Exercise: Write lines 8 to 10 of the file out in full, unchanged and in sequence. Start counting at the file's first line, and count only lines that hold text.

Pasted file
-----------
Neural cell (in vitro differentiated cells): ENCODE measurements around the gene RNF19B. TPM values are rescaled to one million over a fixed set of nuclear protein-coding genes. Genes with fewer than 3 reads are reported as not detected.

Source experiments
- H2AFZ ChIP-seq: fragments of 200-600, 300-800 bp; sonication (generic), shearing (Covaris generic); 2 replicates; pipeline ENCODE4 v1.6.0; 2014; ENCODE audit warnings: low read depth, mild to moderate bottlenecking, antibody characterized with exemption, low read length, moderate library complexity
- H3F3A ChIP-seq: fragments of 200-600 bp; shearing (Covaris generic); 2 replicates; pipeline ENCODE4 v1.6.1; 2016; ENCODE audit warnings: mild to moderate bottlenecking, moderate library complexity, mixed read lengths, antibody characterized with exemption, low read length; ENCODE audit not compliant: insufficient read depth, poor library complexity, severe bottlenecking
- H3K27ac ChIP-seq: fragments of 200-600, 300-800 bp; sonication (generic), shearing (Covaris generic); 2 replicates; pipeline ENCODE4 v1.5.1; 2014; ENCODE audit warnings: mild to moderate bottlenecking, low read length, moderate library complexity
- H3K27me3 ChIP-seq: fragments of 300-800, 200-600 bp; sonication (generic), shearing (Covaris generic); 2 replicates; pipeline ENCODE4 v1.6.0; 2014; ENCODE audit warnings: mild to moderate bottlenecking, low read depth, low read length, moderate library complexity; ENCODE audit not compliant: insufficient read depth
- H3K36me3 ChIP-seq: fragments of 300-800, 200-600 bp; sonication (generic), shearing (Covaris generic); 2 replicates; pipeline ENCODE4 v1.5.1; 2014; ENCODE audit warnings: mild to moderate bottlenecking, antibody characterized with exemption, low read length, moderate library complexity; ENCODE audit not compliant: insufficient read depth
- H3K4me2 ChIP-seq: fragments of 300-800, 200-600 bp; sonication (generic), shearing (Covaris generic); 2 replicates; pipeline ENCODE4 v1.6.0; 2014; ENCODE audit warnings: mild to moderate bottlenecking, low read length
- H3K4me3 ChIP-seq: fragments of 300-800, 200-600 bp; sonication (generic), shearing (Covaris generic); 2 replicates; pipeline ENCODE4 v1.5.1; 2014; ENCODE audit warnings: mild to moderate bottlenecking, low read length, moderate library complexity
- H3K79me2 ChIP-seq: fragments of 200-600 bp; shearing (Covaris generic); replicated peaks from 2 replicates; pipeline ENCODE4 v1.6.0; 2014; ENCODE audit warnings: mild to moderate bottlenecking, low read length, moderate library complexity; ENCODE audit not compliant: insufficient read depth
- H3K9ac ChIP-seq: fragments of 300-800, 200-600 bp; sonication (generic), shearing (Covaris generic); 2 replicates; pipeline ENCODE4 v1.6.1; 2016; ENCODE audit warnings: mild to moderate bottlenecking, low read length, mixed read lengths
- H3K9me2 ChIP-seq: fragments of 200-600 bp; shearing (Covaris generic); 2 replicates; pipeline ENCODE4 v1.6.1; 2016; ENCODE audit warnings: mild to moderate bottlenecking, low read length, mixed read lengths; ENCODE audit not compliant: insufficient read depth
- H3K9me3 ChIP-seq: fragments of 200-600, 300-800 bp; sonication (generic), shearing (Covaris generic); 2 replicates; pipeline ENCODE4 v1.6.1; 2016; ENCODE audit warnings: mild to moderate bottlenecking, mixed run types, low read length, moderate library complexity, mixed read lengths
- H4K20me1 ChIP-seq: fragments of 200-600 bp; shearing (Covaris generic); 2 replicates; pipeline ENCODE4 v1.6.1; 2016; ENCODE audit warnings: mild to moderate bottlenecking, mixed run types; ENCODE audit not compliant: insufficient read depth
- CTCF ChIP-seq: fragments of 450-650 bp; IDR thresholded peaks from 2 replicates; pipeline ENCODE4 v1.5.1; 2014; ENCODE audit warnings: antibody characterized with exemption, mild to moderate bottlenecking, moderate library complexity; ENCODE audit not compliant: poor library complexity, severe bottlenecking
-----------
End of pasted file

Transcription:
- H3K4me2 ChIP-seq: fragments of 300-800, 200-600 bp; sonication (generic), shearing (Covaris generic); 2 replicates; pipeline ENCODE4 v1.6.0; 2014; ENCODE audit warnings: mild to moderate bottlenecking, low read length
- H3K4me3 ChIP-seq: fragments of 300-800, 200-600 bp; sonication (generic), shearing (Covaris generic); 2 replicates; pipeline ENCODE4 v1.5.1; 2014; ENCODE audit warnings: mild to moderate bottlenecking, low read length, moderate library complexity
- H3K79me2 ChIP-seq: fragments of 200-600 bp; shearing (Covaris generic); replicated peaks from 2 replicates; pipeline ENCODE4 v1.6.0; 2014; ENCODE audit warnings: mild to moderate bottlenecking, low read length, moderate library complexity; ENCODE audit not compliant: insufficient read depth